Since early civilizations, people have been concerned about the quality, safety, and integrity of foods and medicines. Curiosity about these matters began thousands of years ago.
In the Bible's Old Testament, the first chapter of the Book of Daniel describes a clinical trial. After conquering Israel, Nebuchadnezzar, the king of Babylon, ordered that several Jewish youths be brought to his palace to serve for 3 years. The children would be fed and taught just like the king's own children. Among the youths was Daniel, who did not wish to defy Jewish law by eating the king's meat or drinking his wine. Daniel asked that the Jewish youth be allowed to eat peas and beans (“pulse”) and to drink water instead of wine. Melzar, the eunuch assigned to watch over the youth, was hesitant, fearing Nebuchadnezzr's wrath should Daniel and the other youth become ill. Daniel suggested a 10-day experiment of feeding the Jewish youth pulse and water, while the king's servants continued the rich meats and wine as prescribed by the king.
The result: Daniel 1:15–1:16, King James Version:
And at the end of ten days their countenances appeared fairer and fatter in flesh than all the children which did eat the portion of the king's meat.
Thus Melzar took away the portion of their meat, and the wine that they should drink; and gave them pulse.
The first known English food law was enacted in 1202, when King John of England proclaimed the Assize of Bread, a law prohibiting the adulteration of bread with ingredients such as ground peas or beans (1). One of the earliest food and drug laws in the United States was enacted in 1785, when the Commonwealth of Massachusetts passed the first general food adulteration law regulating food quality, quantity, and branding.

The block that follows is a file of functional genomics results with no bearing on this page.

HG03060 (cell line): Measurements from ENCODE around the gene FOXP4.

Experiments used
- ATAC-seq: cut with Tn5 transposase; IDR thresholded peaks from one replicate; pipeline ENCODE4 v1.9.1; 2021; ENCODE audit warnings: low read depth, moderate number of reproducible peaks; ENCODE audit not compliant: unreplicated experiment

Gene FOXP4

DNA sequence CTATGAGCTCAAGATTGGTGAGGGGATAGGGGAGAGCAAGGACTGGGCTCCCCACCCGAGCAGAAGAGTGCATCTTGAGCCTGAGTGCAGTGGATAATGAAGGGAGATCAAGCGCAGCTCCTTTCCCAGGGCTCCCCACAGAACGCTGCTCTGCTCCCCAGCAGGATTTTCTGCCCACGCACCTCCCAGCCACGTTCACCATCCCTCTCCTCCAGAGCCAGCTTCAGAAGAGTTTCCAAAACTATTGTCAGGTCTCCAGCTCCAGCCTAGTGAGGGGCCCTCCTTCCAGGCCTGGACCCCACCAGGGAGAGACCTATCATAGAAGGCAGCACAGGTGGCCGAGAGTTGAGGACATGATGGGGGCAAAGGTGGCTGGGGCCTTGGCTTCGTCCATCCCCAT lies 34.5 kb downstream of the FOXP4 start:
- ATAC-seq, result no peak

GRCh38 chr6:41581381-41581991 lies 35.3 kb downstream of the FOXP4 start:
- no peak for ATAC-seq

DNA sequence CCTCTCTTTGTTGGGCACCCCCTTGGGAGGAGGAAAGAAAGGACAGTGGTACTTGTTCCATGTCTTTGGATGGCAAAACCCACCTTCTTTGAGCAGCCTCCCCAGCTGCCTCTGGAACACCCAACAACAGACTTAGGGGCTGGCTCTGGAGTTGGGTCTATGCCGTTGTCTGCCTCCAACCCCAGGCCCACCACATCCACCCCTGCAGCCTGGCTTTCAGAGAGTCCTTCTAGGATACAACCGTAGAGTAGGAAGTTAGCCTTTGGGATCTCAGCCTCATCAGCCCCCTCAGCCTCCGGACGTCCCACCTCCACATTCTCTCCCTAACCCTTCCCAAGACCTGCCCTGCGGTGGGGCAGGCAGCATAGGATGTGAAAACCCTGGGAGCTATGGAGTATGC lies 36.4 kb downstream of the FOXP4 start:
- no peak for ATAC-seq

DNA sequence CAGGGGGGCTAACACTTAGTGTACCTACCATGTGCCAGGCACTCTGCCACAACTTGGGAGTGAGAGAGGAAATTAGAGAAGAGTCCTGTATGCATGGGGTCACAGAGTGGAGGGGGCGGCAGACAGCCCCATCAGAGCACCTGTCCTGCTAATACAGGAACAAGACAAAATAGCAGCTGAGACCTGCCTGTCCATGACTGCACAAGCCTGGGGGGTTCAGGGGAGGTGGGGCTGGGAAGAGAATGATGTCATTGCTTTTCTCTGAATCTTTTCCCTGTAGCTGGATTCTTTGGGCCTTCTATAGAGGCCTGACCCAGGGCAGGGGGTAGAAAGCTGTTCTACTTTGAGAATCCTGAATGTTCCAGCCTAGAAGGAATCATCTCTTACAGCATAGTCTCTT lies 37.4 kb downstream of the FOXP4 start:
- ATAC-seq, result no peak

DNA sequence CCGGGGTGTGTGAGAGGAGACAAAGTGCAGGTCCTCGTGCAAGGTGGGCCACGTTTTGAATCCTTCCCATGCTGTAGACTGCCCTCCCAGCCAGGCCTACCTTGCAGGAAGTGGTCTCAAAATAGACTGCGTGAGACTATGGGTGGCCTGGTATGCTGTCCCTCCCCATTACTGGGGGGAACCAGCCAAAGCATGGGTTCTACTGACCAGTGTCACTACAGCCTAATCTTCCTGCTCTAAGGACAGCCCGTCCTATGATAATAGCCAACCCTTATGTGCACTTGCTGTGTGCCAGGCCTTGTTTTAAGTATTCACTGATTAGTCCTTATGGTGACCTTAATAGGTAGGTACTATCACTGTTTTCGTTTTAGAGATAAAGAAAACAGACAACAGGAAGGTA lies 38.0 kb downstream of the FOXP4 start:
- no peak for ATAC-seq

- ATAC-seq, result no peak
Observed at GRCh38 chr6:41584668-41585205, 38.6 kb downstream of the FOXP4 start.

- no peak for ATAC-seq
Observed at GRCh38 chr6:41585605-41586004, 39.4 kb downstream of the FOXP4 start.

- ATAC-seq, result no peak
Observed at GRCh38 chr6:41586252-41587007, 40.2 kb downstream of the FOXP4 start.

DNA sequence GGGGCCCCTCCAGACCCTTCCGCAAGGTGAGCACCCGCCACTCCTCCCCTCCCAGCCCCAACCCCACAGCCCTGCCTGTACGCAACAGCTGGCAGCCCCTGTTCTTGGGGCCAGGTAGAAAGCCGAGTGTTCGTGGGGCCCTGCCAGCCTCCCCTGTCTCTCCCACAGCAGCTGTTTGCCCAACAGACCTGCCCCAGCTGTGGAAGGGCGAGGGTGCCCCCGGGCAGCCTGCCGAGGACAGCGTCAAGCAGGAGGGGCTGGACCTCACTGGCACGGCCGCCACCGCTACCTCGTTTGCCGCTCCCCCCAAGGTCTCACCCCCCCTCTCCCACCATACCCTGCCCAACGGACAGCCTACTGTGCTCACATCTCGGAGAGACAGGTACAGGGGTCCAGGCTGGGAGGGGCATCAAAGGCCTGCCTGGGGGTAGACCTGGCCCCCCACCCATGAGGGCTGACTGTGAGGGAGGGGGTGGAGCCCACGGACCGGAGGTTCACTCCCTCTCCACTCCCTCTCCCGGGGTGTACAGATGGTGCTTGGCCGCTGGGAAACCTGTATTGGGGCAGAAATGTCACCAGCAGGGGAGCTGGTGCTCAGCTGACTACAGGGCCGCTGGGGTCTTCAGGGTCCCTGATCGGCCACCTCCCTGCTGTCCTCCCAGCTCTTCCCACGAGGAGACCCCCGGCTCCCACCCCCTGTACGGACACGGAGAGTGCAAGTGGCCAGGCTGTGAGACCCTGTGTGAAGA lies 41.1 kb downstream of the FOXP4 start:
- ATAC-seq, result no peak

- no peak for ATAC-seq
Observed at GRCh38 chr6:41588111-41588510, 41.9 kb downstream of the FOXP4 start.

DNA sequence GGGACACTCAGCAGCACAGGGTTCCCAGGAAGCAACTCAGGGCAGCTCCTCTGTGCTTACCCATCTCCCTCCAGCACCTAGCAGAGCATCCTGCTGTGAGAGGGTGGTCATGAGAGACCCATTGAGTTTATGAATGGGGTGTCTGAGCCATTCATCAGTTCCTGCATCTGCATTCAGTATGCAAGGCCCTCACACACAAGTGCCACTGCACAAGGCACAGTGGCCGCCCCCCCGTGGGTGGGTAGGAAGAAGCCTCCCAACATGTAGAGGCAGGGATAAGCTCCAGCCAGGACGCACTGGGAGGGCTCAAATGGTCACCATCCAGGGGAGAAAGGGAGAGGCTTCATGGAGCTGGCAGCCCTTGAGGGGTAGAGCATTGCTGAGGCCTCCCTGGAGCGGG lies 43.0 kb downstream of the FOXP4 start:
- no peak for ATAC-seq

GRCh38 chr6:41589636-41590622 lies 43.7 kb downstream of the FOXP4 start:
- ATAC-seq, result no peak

Since these early times, many events, often accompanied by tragic outcomes, have raised additional concerns related to food and drug safety.
As we progressed toward more modern times, clinical trials began using specific experimental designs and collected information in numbers rather than in statements such as “looked healthier and better nourished.”
One of the earliest examples of an experimental design can be traced to 1767 and William Watson, who was the physician for the Hospital for the Maintenance and Education of Exposed and Deserted Children in London, England. At that time, the leading cause of death among children in London was smallpox, and the governors of the hospital ordered that all children who were not already immune to smallpox be inoculated. Although inoculation was already an accepted practice, Watson was curious about the benefit of routinely using mercury as a concomitant treatment with the inoculum.
In October 1767, Watson performed his first experiment, giving 31 children the same inoculum and then dividing them into three similar groups: